What makes a good volunteer?

 

If you’re reading this, odds are you want to travel, to experience something exotic – and “do some good” for the world. Welcome to international volunteerism. Now suspend any expectations you may have going into it.

Fact is, the formula for being an effective international volunteer is different from the formula of being an effective worker, or even student, in the industrial world. Many of the qualities that help you succeed in, say, the U.S. – defining your objectives and focusing on attaining them -- aren’t nearly as applicable in much of the developing world.Let’s start with the basics. Call it, Volunteering Success 101: what it takes to make a difference.

  • Affinity: Establish a Rapport

In the developing world, people often rely on an extensive network of personal relationships – as opposed to on government or existing infrastructure – to get even the simplest things done. In a word, personal relationships there are crucial. Become at least a small part of that personal network, and your work as a volunteer or intern is likely to be much more important and effective. So whether you’re in Africa, India or Latin America, begin your placement by forging relationships. Take the time to really get to know your host family, your colleagues and supervisors. Ask about their families, their background, their interests and tell them about yourself. By building friendships you will gain your coworkers’ trust, likely be offered unique opportunities, and come away with a much more compelling – and rewarding – experience.

  • Flexibility: Roll With the Punches

Don’t have your heart set on doing one particular job, and that one job only. That’s one of the most common mistakes made by volunteers, and it can lead to frustration for you, and the people you work for. For example, one woman went to an African wildlife refuge to work on a giraffe-tracking project and was not pleased to be also asked to clear brush or perform data entry. An orphanage volunteer was upset when she was assigned to work not with orphans, but with needy children from the near-by community which also relied on the center.

As a volunteer, you’ll have to accept that day-to-day activities in these small non-profits often vary greatly based on factors that are beyond organizers’ control. Your organization’s employees may have multiple jobs and sometimes won’t be there when you expect them. Transportation and infrastructure are likely problematic. Rolling brown outs mean you can’t always have dependable electricity. Punctuality remains a western concept only somewhat adhered to in many parts of the world. As a volunteer, you’ll probably have to deal with it all.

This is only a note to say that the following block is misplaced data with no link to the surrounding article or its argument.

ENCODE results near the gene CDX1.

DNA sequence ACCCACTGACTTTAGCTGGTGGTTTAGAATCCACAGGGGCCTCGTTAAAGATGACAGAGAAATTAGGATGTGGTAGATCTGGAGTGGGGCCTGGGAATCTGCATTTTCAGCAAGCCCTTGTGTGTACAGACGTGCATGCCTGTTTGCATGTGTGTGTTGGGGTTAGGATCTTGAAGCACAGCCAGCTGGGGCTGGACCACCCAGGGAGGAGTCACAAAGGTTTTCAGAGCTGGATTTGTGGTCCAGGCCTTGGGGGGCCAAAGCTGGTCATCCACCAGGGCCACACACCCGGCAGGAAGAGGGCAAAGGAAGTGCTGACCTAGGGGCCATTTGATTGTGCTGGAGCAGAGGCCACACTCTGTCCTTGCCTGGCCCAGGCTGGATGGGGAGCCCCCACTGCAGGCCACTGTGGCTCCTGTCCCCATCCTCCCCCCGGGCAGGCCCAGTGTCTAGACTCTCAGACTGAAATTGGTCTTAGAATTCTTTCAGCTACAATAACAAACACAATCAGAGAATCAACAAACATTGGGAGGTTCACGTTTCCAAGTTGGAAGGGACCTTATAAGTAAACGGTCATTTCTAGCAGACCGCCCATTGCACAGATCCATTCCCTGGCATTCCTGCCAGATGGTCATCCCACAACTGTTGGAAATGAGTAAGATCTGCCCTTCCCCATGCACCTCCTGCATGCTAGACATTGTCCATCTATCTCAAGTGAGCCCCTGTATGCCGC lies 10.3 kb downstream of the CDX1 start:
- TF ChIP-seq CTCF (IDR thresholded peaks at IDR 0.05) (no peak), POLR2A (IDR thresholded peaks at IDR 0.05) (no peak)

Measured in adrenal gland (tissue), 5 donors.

So when the Jeep required for giraffe-tracking breaks down – once again – you as a volunteer may be shifted to something else. Or you may find yourself working with school children other than the orphans you imagined lovingly looking after – because during the day, those orphans are in fact in school. Remember, a volunteer is a helper, not someone who picks and chooses tasks.

  • Creativity: Volunteer Your Imagination

You know more than you think you know, and sometimes the biggest contribution you can make is the one you least expect. Here are a few examples: a micro finance volunteer assigned to interviewing past and current clients saw her organization had unmet marketing and fundraising needs. She wondered how they might be addressed – and ended up creating a website linked to PayPal. Another orphanage volunteer who taught English also asked to teach math. To this day they talk about the fun way he taught arithmetic to grade-schoolers. Another volunteer English teacher surprised (and delighted) the school when she formed and coached an after-school boys’ soccer team. Physically disabled children at an orphanage in India made tremendous progress when one volunteer introduced very basic physical therapy into their care. She had no background in therapy, but noticed the kids thrived and rapidly improved their coordination and muscular skills through basic games such as rolling a ball back and forth. A medical volunteer who also liked to tinker with things fixed a couple essential but broken dentistry tools. These volunteers made a real difference by imaginatively going beyond the scope of their initial assignments. Are you good with computers? Can you teach someone to knit or sew? Do you sing? Can you draw? Teach a child a new game or sport? Sharing your skills or hobbies is a tremendous way to enhance your experience and enrich the people you’re working with.